University of Iowa’s Department of Performing Arts Celebrates 100 Years During COVID-19
The show will continue for the 100th anniversary of the University of Iowa’s Department of Theatrical Art, though organizers aren’t entirely sure what shape the season will take.
We “learned about flexibility this summer,” said Mary Beth Easley, chair of the UI’s theater arts department. “We had to work together a lot to figure things out.”
Earlier this year, the Theater Arts program plans to celebrate its centenary with a showcase of voices from the college’s past, such as playwright Tennessee Williams, actor Gene Wilder and UI graduate Jen Silverman. , one of the most produced playwrights of the past year.
However, those plans followed in the path of so many other machinations of mice and men in 2020 when the pandemic struck.
“(It’s) a shot of about 100 shots,” Bryon Winn, the university’s theater director, told Press-Citizen in mid-August, while sharing the latest iteration of the show’s performance program. ‘year.
“Everything we do this year is broadcast. We think it’s unlikely that we will have a live audience for anything,” Winn said. “Or if it’s a live audience, that would be some type of Zoom live audience or something that we could do outside.
“We could do some kind of reading outside or at the very end of April, maybe we could play outside,” he said.
Here is what the department currently has under construction:
100th Anniversary of the Theater Arts Main Stage Calendar
October 3 or 10: “Reflected: The Apogee Effigy”, 10-minute pieces of the ancients
“We’ve reached out to six of our African American alumni to write 10-minute pieces,” Winn said, “and we’re going to put them together in a collection.”
Entitled “Reflected: The Apogee Effigy”, the collection features original works by Keith Josef Adkins, Kim Euell, Kirsten Greenidge, Micah Ariel James, Anton Jones and Levy Lee Simon.
At the time of the announcement, this first performance is scheduled for October 10 at 8 p.m.
November 14: “Essential workers: a portrait”
University of Iowa professor Alan MacVey is working on the creation of a play intended to reflect the state of the world based on interviews with people who worked as essential employees during the pandemic of COVID-19.
“This is a show where we’re going to interview eight essential workers,” Winn said. “We are working with (students from) the school of art and art history to create paintings of these essential workers, then – based on these interviews – we will create small pieces of five to seven minutes. “
March 5-7: “People before the park”
Keith Josef Adkins is an IU alumnus whose play “People Before the Park” was on the theater program this year before and has so far managed to survive the schedule changes of the past six months.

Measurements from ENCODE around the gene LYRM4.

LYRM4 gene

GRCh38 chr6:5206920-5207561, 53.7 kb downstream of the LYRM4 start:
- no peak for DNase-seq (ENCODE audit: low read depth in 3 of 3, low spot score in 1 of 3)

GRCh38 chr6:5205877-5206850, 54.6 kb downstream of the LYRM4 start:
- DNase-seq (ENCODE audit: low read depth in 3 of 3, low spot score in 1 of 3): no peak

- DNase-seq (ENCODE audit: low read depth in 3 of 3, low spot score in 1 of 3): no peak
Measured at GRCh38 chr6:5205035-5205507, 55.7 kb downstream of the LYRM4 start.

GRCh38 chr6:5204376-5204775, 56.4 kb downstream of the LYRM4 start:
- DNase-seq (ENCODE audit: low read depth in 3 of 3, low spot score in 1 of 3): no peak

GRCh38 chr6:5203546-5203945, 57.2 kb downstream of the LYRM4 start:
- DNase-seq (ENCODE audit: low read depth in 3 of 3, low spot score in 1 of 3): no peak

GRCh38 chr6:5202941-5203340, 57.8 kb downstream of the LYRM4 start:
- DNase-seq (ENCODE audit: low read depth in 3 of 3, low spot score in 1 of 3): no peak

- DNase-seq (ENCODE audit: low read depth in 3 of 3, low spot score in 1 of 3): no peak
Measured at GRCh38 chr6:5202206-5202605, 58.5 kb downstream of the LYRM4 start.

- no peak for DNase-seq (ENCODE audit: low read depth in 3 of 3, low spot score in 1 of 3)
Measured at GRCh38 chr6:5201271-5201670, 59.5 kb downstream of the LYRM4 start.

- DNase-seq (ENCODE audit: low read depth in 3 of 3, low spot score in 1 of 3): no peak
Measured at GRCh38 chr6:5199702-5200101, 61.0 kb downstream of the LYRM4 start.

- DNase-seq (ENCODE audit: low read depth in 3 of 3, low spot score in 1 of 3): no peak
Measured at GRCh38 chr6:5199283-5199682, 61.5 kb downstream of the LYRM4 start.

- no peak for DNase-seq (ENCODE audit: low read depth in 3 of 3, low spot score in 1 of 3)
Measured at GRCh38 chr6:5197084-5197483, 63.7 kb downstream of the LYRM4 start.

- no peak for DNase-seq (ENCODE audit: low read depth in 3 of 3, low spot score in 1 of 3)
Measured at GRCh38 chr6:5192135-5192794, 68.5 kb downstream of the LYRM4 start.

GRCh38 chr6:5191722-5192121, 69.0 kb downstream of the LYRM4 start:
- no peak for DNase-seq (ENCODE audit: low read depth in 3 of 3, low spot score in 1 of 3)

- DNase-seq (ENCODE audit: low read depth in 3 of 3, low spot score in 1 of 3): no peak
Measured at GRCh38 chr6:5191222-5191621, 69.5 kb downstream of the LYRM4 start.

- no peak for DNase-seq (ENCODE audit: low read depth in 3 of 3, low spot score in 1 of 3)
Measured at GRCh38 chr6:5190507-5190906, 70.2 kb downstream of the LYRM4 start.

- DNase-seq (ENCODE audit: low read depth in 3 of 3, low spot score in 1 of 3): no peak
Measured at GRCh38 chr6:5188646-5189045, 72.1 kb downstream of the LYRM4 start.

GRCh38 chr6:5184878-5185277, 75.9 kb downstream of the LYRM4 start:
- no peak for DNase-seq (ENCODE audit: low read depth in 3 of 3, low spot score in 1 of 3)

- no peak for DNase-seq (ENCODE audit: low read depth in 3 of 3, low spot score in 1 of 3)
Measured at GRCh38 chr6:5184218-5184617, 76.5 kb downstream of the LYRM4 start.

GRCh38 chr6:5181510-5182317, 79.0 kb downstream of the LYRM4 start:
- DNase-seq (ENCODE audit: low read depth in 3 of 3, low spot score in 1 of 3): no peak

Adkins’ play centers on a New Yorker father and son who are kicked out of their home in order to make room for a new park space.
“The point of this production is to put it on Mabie Stage and make a recording of it much like we did with ‘Midsummer Night’s Dream’ a few years ago,” Winn said. “Then we can have it for people to watch it on our website for people to watch in the future.”
End of April: artist project Untitled Grant Wood
“So every three years we have a visiting faculty member from the Grant Wood Colony,” who is usually involved in one of the department’s productions, Winn said.
This year that artist is Margarita Blush, who is working with two other UI faculty members to produce a new piece.
“The three of them decided to build a project with students for the spring semester,” Winn said. “We have no idea what that looks like. We’re just calling it the Grant Wood Artist Project at the moment because we don’t know what it is.”
Other programming throughout the season
Despite the limitations caused by COVID-19, almost all of the programming included in a typical theater year has made its way into the 2020 season – only in digital format. He understands:
Various voices: This new facet of the University of Iowa’s theatrical season was introduced last year with a reading from “Reconciliations” by native playwright Marisa Carr. This year, the department plans to host a reading by Marisela Treviño Orta as part of the series via Zoom.
New game festival: There are plans in place to produce the annual New Play Festival as has always been done, but filming versions of the performance.
Galleries / Workshop: Less publicized than the main production, but no less hallmarks of the University of Iowa, are the galleries and studio productions produced by the college. At the time of reporting, four workshop productions are scheduled for fall and six for spring.
10 minute game festival: A series of plays from UI undergraduates, the 10-minute Play Festival is expected to take place with social distancing and small cast sizes.
Those wishing to keep up to date with the UI theater season can check the website for the most recent performance venues / dates.
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